• The first masterpiece in comic book history

    New Yorker
  • One of the clichés about the Holocaust is that you can't imagine it - Spiegelman disproves this theory

  • A brutally moving work of art

    Boston Globe
  • In the tradition of Aesop and Orwell, it serves to shock and impart powerful resonance to a well-documented subject. The artwork is so accomplished, forceful and moving

  • Spiegelman has turned the exuberant fantasy of comics inside out by giving us the most incredible fantasy in comics' history: something that actually occurred. Maus is terrifying not for its brutality, but for its tenderness and guilt

    New Yorker
  • An epic story told in tiny pictures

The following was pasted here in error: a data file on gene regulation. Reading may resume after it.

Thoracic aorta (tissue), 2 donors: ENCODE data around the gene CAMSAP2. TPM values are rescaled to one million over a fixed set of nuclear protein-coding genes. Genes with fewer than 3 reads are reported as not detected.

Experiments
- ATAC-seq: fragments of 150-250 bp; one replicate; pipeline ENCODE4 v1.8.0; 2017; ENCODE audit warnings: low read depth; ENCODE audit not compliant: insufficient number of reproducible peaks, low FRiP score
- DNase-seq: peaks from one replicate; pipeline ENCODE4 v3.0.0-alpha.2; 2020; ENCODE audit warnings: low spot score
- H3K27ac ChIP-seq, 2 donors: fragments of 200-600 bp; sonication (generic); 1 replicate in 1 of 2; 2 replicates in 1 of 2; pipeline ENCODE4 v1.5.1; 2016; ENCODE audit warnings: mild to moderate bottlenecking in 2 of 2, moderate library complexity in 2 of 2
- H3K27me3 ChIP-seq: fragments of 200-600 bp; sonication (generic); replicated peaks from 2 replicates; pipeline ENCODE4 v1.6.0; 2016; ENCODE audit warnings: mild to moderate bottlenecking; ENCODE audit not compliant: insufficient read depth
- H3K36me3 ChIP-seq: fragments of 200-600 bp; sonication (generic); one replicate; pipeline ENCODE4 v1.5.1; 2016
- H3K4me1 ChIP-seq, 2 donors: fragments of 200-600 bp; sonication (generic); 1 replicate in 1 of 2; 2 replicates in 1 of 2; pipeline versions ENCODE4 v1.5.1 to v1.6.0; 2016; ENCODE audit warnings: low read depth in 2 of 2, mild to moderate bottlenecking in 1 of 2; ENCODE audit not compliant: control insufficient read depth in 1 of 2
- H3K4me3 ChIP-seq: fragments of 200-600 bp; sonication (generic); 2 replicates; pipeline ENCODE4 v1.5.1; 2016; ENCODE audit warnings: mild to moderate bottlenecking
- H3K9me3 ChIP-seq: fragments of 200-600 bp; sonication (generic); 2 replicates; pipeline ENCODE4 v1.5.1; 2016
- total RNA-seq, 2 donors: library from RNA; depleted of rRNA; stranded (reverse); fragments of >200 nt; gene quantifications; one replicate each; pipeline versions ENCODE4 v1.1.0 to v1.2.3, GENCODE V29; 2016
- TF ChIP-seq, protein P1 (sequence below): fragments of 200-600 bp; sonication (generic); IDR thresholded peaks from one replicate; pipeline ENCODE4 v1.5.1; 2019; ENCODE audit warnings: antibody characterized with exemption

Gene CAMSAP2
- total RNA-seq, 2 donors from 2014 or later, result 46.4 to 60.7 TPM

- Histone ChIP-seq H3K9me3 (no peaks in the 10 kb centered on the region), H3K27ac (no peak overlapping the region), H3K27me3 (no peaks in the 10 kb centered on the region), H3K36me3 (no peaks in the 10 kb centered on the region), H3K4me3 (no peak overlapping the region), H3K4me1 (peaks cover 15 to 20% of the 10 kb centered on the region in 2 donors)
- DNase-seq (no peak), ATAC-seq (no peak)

New York Times
  • The most affecting and successful narrative ever done about the Holocaust

    Wall Street Journal
  • Maus is a book that cannot be put down, truly, even to sleep...when you finish Maus, you are unhappy to have left that magical world and long for the sequel that will return you to it

    Umberto Eco
  • A remarkable feat of documentary detail and novelistic unfolding literary event

    New York Times Book Review
  • The Pulitzer Prize-winning Maus tells the story of Vladek Spiegelman, a Jewish survivor of Hitler's Europe, and his son, a cartoonist coming to terms with his father's story. Maus approaches the unspeakable through the diminutive. Its form, the cartoon (the Nazis are cats, the Jews mice), shocks us out of any lingering sense of familiarity and succeeds in 'drawing us closer to the bleak heart of the Holocaust'

    New York Times

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